Interstate Transmission Challenges for Renewable Energy: A Federalism Mismatch
This Article discusses current challenges to siting new electric transmission infrastructure to facilitate the growth of renewable energy. In doing so, this Article focuses on recent legal and policy developments at the federal, state, and regional levels with a specific emphasis on states with significant wind energy potential west of the Mississippi River. In many of these jurisdictions, there has been a strong emphasis on increasing renewable energy resources in recent years, particularly wind power. Each state and regional jurisdiction, however, has taken a different approach to connecting those new renewable resources to the transmission grid that is determined by the jurisdiction’s laws governing renewable energy; state and local laws governing the siting of electric transmission lines; the jurisdiction’s relationship to a state or regional transmission grid; and the presence of federal lands in the transmission corridor. The overlapping state, regional, and federal policies at play in siting new transmission to facilitate the growth of renewable energy raises unique federalism challenges. By comparing and contrasting the different jurisdictional approaches and outcomes, this Article is able to analyze the extent to which current statutory and regulatory frameworks for transmission are posing barriers to further renewable energy growth and provides suggestions for policy improvements in this area. This Article ultimately concludes that some federal preemption of state siting authority for interstate transmission lines is desirable but may not be politically feasible at the present time. In the alternative, however, states and regional transmission organizations can take advantage of existing regional structures and cost allocation opportunities to better plan for and site the transmission build out necessary to meet renewable energy goals.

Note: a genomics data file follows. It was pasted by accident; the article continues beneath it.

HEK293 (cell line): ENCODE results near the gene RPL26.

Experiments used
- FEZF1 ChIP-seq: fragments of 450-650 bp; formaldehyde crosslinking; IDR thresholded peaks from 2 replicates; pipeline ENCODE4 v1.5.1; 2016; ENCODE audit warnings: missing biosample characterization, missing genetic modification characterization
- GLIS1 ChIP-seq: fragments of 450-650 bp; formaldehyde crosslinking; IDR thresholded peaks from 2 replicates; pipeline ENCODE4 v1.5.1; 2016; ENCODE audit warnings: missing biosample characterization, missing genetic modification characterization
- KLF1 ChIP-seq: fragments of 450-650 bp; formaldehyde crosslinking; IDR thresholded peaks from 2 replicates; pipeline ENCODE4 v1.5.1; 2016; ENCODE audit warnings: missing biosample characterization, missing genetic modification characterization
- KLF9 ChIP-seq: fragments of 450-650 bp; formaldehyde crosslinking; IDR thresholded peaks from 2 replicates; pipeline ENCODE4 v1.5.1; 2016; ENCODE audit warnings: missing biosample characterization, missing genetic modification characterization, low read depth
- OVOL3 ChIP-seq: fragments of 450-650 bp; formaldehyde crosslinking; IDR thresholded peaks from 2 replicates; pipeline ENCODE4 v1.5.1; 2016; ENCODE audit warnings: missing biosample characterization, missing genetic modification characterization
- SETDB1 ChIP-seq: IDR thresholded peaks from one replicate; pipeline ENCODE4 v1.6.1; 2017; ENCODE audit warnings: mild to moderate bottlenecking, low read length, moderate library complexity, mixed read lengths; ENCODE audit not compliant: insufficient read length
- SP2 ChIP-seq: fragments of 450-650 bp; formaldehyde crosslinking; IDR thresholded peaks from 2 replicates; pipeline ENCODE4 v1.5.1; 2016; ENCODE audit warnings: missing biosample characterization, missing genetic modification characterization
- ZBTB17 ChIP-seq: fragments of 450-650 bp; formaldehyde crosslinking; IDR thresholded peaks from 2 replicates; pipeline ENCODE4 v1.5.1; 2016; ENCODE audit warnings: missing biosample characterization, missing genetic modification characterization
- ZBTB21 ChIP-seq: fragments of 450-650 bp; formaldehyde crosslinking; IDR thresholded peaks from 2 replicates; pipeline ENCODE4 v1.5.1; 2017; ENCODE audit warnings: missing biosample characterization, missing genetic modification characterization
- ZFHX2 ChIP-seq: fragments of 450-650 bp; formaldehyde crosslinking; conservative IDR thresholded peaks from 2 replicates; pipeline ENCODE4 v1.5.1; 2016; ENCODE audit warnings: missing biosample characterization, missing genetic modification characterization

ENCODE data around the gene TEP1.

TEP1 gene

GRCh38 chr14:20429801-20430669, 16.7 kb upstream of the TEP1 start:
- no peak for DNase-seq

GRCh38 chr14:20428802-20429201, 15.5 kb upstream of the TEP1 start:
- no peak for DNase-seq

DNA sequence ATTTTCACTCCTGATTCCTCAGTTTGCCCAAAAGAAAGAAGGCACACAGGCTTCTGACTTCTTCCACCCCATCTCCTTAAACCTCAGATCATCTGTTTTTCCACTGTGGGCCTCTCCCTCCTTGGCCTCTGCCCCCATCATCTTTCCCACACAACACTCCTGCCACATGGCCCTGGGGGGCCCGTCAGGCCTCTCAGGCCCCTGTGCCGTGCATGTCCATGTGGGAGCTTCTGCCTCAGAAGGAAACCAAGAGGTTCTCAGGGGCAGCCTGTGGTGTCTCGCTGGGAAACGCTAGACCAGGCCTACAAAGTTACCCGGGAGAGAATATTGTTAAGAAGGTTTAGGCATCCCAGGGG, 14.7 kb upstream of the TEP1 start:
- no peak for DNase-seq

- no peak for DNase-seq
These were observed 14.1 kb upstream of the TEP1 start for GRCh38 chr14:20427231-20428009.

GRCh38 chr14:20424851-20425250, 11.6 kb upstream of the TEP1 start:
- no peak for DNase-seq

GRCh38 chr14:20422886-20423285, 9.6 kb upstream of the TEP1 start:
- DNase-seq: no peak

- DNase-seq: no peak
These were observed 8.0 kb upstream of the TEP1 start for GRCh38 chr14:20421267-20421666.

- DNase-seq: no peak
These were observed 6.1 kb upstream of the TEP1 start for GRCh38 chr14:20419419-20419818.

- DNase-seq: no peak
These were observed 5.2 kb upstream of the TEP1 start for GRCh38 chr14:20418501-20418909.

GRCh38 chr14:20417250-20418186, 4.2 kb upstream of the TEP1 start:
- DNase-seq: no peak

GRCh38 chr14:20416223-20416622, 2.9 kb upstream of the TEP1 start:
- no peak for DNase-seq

Klass, Alexandra B. and Elizabeth J. Wilson. "Interstate Transmission Challenges for Renewable Energy: A Federalism Mismatch." Vanderbilt Law Review 65, no. 6 (2012): 1801-1874. (Work published when author not on Michigan Law faculty.)